The evangelical Christian Right had been cool to the Miers� nomination. Then Dr. James Dobson publicly assured the flock and threw his support to Ms. Miers. In doing so he mentioned �confidential� information he was �privy to��via Karl Rove�but �not at liberty to talk about.� Does anyone really believe Dobson�s public explanation?

The anti-gay hate-based reelection strategy Karl Rove concocted, coupled with George W. Bush�s backing of any and all anti-gay legislation�not to mention his advocacy of a constitutional amendment to deny certain Americans equal civil rights�seem nothing less than fulfilling the other promise made to the CNP star chamber. Is it any surprise that Miers was opposed to equal civil rights for people afflicted with HIV/AIDS?

Bush�s November 1, 2001 Executive Order 13233 was a further means of concealing the machinations of the shadow government while also increasing its ability to act undetected. Under 13233, �a former president�s private papers can be released only with the approval of both that former president (or his heirs) and the current one.� The New York Times clarified:

Before [the] executive order, the National Archives had controlled the release of documents under the Presidential Records Act of 1978, which stipulated that all papers, except those pertaining to national security, had to be made available 12 years after a president left office.

Now, however, Mr. Bush can prevent the public from knowing not only what he did in office, but what Bill Clinton, George H. W. Bush and Ronald Reagan did in the name of democracy. (Although Mr. Reagan's term ended more than 12 years before the executive order, the Bush administration had filed paperwork in early 2001 to stop the clock, and thus his papers fall under it.)

In the aftermath of Bush�s executive order, glimpsing the clandestine scheming and covert operations of America�s shadow government will be more difficult, but not impossible thanks in part to the trail �left behind.�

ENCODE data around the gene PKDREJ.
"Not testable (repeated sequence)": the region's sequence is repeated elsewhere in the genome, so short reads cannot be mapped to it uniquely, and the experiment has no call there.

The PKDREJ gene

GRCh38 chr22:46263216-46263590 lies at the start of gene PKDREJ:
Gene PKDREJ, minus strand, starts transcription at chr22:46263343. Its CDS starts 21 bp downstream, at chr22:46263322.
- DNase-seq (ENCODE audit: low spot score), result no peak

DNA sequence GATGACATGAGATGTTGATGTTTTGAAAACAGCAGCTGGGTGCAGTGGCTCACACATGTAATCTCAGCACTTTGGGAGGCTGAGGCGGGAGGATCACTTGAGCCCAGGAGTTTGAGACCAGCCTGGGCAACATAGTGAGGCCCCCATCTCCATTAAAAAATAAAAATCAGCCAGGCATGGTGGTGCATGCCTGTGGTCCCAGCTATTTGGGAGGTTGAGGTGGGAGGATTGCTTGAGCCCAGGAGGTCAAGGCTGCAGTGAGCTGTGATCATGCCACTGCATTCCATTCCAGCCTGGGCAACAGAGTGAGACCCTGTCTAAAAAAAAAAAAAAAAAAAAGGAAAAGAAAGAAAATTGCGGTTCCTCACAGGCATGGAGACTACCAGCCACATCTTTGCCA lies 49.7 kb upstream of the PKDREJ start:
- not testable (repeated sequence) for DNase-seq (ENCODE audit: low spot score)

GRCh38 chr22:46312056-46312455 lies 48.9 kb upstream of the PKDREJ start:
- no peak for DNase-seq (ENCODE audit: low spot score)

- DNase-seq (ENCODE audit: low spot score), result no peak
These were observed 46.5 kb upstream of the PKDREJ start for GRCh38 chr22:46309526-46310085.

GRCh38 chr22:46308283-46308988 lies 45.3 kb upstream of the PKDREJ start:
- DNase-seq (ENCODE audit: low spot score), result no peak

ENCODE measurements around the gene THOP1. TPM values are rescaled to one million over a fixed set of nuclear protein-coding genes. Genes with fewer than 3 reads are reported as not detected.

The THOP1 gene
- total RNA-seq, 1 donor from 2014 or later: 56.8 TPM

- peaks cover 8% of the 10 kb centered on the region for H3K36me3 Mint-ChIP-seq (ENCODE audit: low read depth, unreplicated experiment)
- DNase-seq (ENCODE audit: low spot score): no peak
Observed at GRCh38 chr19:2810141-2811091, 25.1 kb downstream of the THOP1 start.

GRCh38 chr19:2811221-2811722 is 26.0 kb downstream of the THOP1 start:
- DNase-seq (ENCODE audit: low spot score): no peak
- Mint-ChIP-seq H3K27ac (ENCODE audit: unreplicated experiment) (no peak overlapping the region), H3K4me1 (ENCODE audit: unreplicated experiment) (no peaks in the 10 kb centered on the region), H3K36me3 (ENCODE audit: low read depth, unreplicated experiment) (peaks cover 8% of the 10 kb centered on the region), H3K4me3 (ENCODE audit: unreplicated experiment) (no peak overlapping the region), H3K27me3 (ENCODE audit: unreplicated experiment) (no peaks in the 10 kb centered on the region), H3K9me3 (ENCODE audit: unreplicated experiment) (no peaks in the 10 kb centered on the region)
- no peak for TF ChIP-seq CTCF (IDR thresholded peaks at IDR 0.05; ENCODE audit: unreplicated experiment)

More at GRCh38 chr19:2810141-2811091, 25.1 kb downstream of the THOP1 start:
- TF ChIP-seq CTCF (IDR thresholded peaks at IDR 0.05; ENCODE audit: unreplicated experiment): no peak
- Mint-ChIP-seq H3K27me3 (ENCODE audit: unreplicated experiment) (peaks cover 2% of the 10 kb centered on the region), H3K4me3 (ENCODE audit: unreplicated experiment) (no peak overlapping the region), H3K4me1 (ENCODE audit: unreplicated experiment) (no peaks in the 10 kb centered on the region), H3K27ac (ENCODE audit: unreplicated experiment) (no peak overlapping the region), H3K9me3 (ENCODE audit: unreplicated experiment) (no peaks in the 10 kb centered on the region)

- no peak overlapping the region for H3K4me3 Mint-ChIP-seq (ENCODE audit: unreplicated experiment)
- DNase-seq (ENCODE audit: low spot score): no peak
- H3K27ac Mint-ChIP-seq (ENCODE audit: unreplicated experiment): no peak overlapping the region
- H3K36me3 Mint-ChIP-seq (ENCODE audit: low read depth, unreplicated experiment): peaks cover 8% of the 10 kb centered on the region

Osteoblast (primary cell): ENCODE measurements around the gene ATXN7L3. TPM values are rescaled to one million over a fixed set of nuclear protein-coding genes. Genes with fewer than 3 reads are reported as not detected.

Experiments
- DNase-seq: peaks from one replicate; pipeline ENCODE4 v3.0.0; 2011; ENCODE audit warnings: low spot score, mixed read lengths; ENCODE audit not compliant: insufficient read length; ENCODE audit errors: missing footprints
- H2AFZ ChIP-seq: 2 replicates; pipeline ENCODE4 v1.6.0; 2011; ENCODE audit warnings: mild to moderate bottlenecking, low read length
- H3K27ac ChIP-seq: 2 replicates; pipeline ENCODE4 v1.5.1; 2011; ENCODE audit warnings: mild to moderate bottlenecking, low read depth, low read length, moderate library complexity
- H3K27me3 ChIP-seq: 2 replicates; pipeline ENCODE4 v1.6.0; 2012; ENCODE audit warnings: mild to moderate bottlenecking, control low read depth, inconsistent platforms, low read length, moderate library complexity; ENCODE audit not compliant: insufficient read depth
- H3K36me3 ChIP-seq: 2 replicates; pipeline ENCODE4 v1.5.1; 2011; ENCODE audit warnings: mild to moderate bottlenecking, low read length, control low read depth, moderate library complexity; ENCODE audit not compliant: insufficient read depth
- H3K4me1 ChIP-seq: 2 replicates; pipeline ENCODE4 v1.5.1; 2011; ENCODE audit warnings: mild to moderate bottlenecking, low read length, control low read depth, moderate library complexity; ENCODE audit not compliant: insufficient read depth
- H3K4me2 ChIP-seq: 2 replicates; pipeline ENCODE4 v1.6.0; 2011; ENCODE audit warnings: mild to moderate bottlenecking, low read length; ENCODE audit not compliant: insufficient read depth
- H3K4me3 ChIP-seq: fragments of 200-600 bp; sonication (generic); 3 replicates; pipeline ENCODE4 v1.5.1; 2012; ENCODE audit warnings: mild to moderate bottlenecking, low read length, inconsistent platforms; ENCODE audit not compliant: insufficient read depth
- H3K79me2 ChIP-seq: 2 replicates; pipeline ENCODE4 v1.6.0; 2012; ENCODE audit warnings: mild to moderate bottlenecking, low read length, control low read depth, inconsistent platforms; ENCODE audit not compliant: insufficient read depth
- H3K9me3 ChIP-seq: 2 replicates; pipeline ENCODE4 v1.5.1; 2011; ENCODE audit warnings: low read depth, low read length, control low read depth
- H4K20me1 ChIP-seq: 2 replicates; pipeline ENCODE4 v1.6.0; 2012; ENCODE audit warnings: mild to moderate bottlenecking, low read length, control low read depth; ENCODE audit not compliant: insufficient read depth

Tim LaHaye is coauthor of the Left Behind series of post-rapture, all-you-non-evangelical-Christians-are-screwed novels that spawn a series of films produced by and often starring 80s teen star Kirk Cameron, who now runs Way of the Master ministries. Mr. LaHaye was on the original board of directors of Falwell�s Moral Majority. He�s been been linked to the Christian Reconstructionist movement and has been a key figure in the Council for National Policy.

True to its purpose��an intelligence aggregator that tracks the activities of people we have determined to be noteworthy, both living and dead. . . . But it mostly exists to document the connections between people, many of which are not always obvious. A person's otherwise inexplicable behavior is often understood by examining the crowd that person has been hanging out with�� illuminated what�s behind LaHaye�s Left Behind:

LaHaye believes that the Illuminati is secretly engineering world affairs. �I myself have been a forty-five year student of the satanically-inspired, centuries-old conspiracy to use government, education, and media to destroy every vestige of Christianity within our society and establish a new world order. Having read at least fifty books on the Illuminati, I am convinced that it exists and can be blamed for many of man�s inhumane actions against his fellow man during the past two hundred years.�

The first rule of the Illuminati was �Do Not Talk About the Illuminati.� The Council for National Policy tries to live by that rule. But some of the brethren get carried away with their own sanctimonious self-importance and expose �the most powerful organization you�ve never heard of,� as the CNP has been called. They are the all too real Illuminati who wish to �establish a new world order,� namely theirs: perverted Christianity married to radical ultra-conservative politics.

Marcavage�s Repent America and the Street Preachers� Fellowship may seem more akin to Fred Phelps and his cult than the calculating Machiavellian powerbrokers of the CNP that pull the strings of their White House puppet, but like their cohorts in the Chalcedon Foundation and the Christian Reconstructionist movement, they�re all of a kind and share a common goal: turning America into their theofascist state . . . by any means necessary.